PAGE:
It’s been three years since bubbleballs were first introduced to U.S. campuses, and while some schools have been slow to adopt the game due to lack of data on safety, schools which have embraced the product are seeing more students, particularly females, engage in new ways and with few injuries. Boise State University students recently got into the record books with a Guiness World Record for the largest game of bubble soccer, a game novices play before advancing to higher levels.
While everyone continues to have fun and the industry takes shape, three areas are critical to understand for any recreation director and coordinator.
Few injuries have been reported. However, players and coordinators not getting educated about or simply enforcing safety has lead to injuries that schools can easily prevent with some proper safety training.
The three most critical safety measures to remember:
- Players and coordinators should always ensure participants in the bubbleballs —“ballers” — have the bubble fully covering at least eight inches above their head, to allow for safe roll overs and complete head protection.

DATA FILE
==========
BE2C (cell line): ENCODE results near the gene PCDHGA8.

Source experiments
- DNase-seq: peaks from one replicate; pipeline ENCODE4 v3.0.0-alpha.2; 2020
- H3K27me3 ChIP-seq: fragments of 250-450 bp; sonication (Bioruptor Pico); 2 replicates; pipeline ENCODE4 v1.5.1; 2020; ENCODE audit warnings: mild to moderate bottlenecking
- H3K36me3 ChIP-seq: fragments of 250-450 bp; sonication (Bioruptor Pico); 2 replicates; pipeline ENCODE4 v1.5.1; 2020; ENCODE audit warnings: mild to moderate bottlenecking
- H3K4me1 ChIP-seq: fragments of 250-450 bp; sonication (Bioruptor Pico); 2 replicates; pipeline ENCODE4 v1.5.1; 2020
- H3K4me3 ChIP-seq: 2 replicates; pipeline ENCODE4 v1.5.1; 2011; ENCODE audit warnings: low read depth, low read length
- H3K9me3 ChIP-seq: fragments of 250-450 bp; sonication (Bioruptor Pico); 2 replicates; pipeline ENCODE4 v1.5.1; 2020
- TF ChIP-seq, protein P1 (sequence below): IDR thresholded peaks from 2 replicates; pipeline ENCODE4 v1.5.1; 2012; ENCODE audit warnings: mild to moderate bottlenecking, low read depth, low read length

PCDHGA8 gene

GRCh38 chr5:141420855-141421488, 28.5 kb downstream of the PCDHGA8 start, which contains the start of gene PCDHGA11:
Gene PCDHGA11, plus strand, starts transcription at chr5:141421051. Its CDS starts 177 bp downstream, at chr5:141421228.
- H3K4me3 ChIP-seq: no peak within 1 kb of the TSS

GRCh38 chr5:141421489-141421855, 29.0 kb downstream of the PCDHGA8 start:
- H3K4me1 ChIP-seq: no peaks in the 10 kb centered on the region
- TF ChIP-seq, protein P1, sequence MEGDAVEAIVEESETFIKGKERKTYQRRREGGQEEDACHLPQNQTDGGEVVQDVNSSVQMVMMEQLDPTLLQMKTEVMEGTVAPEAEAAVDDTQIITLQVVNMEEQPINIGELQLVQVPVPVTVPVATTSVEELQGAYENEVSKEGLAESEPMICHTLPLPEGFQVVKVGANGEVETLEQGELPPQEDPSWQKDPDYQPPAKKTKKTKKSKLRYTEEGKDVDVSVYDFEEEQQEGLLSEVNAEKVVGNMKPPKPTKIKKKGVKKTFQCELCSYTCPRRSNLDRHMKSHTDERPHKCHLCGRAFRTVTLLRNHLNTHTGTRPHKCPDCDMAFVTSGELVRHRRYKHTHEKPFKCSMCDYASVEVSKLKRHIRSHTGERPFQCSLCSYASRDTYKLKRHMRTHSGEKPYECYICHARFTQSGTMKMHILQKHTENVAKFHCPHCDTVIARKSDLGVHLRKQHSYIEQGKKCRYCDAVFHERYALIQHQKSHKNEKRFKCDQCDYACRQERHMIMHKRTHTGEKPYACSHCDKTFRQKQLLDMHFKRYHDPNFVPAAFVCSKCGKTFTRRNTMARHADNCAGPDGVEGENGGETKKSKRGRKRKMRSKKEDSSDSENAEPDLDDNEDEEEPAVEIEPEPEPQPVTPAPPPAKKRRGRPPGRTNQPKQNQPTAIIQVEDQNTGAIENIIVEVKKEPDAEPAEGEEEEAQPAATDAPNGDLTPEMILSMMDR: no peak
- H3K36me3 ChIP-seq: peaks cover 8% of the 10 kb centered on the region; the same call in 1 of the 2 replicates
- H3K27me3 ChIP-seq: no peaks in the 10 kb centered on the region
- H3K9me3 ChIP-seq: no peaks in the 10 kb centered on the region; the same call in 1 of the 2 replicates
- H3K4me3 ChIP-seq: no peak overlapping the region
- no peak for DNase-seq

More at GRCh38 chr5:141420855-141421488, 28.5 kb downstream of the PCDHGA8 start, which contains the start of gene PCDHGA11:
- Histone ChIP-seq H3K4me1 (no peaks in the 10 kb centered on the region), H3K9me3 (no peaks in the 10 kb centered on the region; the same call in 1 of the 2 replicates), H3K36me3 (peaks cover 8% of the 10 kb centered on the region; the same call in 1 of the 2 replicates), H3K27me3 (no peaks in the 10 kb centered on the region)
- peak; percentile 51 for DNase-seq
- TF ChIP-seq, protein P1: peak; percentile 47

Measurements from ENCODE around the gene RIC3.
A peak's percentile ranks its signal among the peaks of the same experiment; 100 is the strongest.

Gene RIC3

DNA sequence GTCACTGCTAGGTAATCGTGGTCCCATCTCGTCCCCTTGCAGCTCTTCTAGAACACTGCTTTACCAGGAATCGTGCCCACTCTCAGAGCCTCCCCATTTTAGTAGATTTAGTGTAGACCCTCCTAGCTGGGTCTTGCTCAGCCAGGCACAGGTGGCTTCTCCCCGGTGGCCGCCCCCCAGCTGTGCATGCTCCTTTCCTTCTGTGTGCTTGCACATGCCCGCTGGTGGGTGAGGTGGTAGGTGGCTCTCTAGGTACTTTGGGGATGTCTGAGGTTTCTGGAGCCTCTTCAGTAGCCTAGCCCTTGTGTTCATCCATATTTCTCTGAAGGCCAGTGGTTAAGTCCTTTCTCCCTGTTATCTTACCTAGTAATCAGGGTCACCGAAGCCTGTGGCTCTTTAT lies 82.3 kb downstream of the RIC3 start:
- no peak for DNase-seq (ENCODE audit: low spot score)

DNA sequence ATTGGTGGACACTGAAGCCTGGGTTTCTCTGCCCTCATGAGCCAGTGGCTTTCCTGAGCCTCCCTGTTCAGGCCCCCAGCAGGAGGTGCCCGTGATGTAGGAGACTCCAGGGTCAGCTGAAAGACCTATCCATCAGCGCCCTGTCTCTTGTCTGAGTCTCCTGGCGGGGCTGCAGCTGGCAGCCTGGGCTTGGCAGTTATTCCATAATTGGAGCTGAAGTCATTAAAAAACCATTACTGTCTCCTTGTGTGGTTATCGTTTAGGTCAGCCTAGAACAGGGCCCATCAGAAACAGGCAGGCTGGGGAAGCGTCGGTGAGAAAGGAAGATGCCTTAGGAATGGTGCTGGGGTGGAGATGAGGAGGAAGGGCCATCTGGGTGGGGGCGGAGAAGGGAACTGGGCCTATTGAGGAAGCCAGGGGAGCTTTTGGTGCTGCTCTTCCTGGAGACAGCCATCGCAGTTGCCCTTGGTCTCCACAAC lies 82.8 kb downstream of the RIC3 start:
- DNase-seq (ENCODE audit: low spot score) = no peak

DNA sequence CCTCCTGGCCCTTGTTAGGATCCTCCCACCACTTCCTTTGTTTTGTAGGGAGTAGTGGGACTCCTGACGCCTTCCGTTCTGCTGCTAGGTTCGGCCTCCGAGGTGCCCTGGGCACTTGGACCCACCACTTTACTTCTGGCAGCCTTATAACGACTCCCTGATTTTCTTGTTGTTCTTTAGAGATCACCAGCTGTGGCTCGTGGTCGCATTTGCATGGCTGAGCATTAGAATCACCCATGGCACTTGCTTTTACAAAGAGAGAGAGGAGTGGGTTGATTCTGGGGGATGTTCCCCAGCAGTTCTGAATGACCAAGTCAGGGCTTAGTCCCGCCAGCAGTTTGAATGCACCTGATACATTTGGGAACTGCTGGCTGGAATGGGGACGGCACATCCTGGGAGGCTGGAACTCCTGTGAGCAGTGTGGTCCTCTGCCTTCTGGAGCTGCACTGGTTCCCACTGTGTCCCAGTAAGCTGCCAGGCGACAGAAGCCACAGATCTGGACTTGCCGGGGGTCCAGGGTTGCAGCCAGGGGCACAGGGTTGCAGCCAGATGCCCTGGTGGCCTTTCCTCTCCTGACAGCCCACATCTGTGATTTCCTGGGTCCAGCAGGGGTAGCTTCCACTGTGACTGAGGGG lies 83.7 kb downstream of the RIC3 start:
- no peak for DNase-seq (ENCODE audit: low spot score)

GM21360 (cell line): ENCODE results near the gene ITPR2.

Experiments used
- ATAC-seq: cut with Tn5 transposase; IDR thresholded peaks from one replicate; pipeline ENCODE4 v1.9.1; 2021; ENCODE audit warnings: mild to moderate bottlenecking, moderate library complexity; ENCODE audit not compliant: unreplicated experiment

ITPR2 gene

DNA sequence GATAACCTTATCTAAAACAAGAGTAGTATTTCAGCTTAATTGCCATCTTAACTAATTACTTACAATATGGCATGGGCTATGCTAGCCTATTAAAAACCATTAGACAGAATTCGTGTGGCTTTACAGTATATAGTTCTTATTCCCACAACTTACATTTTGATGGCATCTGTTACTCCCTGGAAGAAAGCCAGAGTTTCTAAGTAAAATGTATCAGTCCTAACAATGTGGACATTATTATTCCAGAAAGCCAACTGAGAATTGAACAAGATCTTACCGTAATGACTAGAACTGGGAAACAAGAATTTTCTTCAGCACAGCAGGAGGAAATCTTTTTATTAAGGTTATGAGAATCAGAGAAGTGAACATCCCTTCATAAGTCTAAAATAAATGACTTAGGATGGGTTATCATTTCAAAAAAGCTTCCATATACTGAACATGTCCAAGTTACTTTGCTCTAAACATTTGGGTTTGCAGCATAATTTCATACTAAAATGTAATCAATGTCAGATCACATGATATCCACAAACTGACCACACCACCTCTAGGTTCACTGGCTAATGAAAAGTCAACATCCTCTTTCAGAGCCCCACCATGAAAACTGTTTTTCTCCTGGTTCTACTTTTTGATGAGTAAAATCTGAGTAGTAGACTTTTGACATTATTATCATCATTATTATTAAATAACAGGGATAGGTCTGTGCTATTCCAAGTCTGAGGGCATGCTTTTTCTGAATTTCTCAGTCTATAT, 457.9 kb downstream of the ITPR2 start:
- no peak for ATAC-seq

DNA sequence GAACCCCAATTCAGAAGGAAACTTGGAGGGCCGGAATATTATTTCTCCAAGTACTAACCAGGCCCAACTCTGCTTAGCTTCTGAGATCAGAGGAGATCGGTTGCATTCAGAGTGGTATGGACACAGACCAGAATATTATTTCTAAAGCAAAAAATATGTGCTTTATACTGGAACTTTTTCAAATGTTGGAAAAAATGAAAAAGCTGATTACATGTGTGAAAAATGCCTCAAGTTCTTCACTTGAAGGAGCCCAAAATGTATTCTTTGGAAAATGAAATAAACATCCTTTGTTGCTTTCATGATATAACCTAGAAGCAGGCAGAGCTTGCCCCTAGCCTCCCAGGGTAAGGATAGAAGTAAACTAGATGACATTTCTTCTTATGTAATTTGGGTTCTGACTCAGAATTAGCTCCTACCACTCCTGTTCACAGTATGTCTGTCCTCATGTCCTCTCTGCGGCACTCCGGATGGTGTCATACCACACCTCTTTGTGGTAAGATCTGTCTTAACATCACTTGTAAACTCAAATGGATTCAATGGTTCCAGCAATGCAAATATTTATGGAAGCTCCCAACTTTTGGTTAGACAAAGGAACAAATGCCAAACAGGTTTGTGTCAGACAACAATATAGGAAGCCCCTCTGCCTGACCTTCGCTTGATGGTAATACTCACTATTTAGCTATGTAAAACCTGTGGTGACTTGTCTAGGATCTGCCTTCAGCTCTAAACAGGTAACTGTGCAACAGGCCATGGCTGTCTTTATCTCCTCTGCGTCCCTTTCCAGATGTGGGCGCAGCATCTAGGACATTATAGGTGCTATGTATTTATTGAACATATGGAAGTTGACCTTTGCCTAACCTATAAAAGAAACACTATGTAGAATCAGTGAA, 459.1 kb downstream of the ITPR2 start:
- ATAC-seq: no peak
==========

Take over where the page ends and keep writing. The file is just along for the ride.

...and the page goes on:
- Referees should limit the distance on direct rushes between ballers to reduce force and impact on players and the equipment.
- Coordinators should be diligent and responsive to aggressive players. They should warn and penalize all players for spearing. This activity is what can lead to the most severe injury. When spearing, players bend down to charge and the top of the bubbleball is first to impact another baller versus the side of the bubbleball, exposing heads. If adhering to Item 1, the risk of injury is reduced. However in very rare instances and with high risk, two players spearing simultaneously with poorly inflated and incorrectly worn bubbleballs can be exposed to extreme trauma to the head, neck and face.
Ensuring the three safety measures above are enforced makes bubbleball related games extremely safe and absolutely fun.
While early adopters of bubbleball are having a blast playing beginner games, students and coordinators are encouraged to start thinking outside the bubble. New BBA game rules for bubbleball, which differs from bubble soccer, are designed for ballers and players outside the bubbleball, the “runners,” to play a more advanced level of play with more skill and strategy.
While various bubbleball related games have caught the attention of a wide range of students across the globe, recreation directors in the U.S. should stay tuned for further rules and standards development from the BBA. Educational demos of advanced levels of play are available from ambassadors to pave the way for bubbleball to not only be a fun intramural game, but to grow into the athletics and clubs programs of campuses nationwide.
By Mahdad Taheri, the founder of Bubbleball Inc and Bubbleball Business Association. For more information, call 844.428.2253 or email firstname.lastname@example.org.